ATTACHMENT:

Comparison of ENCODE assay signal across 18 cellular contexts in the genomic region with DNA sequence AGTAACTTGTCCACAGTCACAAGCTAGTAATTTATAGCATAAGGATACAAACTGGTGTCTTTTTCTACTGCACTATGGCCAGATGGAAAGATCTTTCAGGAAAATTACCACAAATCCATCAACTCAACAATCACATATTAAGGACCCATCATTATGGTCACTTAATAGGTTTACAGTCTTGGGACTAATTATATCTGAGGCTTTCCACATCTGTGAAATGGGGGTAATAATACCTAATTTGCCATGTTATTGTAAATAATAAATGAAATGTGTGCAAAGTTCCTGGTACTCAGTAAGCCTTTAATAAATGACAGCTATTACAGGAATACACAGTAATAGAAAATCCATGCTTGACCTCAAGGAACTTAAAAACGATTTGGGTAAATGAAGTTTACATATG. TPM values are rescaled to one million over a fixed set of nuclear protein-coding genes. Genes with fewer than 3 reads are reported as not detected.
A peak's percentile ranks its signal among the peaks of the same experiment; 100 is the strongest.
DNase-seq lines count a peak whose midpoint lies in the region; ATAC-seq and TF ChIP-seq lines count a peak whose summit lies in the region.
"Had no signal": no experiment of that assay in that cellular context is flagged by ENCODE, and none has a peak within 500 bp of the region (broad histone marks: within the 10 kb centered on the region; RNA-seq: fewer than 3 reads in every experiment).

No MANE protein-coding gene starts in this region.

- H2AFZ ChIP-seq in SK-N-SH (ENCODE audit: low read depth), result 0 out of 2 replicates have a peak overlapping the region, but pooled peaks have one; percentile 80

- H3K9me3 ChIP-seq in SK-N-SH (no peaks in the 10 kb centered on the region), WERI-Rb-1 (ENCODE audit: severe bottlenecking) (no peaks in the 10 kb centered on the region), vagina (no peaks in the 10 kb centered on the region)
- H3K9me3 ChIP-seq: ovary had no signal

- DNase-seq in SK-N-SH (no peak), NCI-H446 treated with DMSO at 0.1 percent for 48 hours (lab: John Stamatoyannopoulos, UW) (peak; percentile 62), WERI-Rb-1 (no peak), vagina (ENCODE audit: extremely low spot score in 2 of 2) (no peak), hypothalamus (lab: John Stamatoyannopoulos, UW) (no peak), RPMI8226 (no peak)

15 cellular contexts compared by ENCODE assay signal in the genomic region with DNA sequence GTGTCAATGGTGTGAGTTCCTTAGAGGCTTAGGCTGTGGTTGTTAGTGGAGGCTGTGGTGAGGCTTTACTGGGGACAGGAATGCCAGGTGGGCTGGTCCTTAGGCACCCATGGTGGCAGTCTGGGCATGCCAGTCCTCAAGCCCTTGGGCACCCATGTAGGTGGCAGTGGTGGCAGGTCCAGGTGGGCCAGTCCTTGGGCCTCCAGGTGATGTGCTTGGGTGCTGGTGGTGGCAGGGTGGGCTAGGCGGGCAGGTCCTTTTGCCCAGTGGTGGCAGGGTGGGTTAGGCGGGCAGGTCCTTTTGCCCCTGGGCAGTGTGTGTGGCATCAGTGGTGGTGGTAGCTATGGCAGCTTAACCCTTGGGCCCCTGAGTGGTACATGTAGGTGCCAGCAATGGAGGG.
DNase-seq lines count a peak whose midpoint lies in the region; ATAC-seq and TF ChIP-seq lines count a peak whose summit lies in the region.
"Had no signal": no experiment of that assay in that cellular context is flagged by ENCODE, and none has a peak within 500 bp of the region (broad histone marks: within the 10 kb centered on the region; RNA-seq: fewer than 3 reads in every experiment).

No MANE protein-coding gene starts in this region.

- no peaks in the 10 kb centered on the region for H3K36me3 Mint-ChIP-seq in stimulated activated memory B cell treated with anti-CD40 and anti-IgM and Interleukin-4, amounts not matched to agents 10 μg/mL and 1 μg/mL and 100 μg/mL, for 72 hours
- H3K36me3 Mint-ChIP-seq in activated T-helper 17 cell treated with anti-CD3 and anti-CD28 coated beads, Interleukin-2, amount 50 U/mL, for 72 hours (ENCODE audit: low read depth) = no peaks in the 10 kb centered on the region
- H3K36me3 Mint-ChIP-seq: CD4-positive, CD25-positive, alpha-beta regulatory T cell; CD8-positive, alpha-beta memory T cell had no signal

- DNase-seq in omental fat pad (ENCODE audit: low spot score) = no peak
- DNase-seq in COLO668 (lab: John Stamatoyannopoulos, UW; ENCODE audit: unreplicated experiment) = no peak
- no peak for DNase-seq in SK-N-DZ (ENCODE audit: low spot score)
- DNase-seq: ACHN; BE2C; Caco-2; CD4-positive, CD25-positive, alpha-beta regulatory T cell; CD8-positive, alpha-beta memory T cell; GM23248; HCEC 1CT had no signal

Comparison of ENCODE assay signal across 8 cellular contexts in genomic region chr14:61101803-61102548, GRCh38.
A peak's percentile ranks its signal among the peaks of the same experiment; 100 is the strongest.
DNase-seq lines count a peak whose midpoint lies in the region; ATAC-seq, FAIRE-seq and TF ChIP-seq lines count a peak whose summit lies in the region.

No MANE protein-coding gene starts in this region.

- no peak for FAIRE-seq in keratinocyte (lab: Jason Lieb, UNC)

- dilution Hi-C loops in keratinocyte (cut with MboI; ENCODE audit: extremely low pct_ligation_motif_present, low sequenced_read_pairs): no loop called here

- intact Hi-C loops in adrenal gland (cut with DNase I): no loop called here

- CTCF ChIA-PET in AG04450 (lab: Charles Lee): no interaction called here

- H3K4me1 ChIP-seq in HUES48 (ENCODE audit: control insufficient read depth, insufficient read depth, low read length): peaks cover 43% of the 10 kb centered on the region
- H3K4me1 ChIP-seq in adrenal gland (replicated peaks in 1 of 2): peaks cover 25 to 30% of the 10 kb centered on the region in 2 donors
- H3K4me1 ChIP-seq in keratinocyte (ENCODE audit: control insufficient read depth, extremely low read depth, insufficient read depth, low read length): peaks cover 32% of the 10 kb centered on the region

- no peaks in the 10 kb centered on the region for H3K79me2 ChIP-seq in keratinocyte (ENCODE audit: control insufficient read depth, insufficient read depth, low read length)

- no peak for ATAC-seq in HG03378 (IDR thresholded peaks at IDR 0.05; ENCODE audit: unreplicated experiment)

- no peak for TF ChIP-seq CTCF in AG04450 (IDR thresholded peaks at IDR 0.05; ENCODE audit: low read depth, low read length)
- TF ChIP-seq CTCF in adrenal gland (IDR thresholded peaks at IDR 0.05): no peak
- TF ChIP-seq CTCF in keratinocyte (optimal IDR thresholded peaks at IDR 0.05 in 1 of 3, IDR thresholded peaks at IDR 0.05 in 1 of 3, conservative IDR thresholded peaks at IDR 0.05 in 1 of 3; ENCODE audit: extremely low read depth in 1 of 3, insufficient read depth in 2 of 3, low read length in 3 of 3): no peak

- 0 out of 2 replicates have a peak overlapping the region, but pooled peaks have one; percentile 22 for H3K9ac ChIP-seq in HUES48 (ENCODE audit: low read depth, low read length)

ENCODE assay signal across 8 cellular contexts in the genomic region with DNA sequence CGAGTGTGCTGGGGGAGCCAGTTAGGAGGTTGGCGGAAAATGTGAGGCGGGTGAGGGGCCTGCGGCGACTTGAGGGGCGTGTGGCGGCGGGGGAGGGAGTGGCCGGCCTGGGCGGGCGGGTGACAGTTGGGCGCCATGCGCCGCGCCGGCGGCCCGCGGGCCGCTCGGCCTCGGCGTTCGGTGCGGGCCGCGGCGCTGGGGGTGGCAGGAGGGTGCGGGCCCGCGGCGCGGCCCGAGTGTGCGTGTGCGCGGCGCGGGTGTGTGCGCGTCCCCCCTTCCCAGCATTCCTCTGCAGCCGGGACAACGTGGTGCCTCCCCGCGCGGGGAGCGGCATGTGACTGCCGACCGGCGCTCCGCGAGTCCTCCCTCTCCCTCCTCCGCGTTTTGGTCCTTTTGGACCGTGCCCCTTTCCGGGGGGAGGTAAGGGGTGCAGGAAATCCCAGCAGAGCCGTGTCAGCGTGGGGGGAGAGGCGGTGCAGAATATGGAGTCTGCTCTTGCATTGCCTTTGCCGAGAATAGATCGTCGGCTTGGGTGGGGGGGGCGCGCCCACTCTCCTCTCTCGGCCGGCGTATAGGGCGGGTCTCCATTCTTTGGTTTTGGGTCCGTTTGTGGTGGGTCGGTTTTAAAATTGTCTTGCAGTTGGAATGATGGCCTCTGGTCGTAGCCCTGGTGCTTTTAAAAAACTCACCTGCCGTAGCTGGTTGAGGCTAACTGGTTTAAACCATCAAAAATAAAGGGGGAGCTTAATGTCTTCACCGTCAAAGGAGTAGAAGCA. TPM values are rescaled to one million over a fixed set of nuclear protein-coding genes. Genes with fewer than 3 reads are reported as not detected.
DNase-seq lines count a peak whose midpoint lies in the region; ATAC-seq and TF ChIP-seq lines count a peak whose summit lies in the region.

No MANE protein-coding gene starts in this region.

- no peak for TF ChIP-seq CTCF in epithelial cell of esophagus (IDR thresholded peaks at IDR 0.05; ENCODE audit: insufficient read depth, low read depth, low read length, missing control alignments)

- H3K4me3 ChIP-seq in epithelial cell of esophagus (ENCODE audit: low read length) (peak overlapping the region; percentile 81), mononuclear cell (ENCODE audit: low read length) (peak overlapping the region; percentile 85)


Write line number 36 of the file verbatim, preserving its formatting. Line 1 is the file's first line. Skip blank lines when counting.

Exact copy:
- TF ChIP-seq CTCF in keratinocyte (optimal IDR thresholded peaks at IDR 0.05 in 1 of 3, IDR thresholded peaks at IDR 0.05 in 1 of 3, conservative IDR thresholded peaks at IDR 0.05 in 1 of 3; ENCODE audit: extremely low read depth in 1 of 3, insufficient read depth in 2 of 3, low read length in 3 of 3): no peak